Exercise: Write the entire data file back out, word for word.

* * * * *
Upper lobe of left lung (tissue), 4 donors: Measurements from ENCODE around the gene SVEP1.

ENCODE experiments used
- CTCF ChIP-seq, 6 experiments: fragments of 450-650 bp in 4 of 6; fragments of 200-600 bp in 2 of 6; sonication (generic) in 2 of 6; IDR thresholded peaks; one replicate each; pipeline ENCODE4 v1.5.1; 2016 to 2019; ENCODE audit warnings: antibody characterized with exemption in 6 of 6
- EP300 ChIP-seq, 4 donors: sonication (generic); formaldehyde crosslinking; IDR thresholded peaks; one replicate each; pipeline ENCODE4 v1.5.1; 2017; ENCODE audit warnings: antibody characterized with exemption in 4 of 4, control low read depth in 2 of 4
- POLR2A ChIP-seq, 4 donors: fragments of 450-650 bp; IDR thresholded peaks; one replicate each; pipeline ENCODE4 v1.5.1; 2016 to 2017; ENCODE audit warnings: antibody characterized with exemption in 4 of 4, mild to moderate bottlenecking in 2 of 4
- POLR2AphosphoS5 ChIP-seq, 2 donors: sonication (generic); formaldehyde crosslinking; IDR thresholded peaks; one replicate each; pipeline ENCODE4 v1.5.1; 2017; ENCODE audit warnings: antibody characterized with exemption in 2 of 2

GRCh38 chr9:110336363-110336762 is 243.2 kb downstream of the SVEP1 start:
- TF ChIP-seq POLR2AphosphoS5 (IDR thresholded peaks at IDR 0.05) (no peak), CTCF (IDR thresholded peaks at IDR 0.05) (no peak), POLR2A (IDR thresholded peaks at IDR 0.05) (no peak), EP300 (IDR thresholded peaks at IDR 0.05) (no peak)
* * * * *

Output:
Upper lobe of left lung (tissue), 4 donors: Measurements from ENCODE around the gene SVEP1.

ENCODE experiments used
- CTCF ChIP-seq, 6 experiments: fragments of 450-650 bp in 4 of 6; fragments of 200-600 bp in 2 of 6; sonication (generic) in 2 of 6; IDR thresholded peaks; one replicate each; pipeline ENCODE4 v1.5.1; 2016 to 2019; ENCODE audit warnings: antibody characterized with exemption in 6 of 6
- EP300 ChIP-seq, 4 donors: sonication (generic); formaldehyde crosslinking; IDR thresholded peaks; one replicate each; pipeline ENCODE4 v1.5.1; 2017; ENCODE audit warnings: antibody characterized with exemption in 4 of 4, control low read depth in 2 of 4
- POLR2A ChIP-seq, 4 donors: fragments of 450-650 bp; IDR thresholded peaks; one replicate each; pipeline ENCODE4 v1.5.1; 2016 to 2017; ENCODE audit warnings: antibody characterized with exemption in 4 of 4, mild to moderate bottlenecking in 2 of 4
- POLR2AphosphoS5 ChIP-seq, 2 donors: sonication (generic); formaldehyde crosslinking; IDR thresholded peaks; one replicate each; pipeline ENCODE4 v1.5.1; 2017; ENCODE audit warnings: antibody characterized with exemption in 2 of 2

GRCh38 chr9:110336363-110336762 is 243.2 kb downstream of the SVEP1 start:
- TF ChIP-seq POLR2AphosphoS5 (IDR thresholded peaks at IDR 0.05) (no peak), CTCF (IDR thresholded peaks at IDR 0.05) (no peak), POLR2A (IDR thresholded peaks at IDR 0.05) (no peak), EP300 (IDR thresholded peaks at IDR 0.05) (no peak)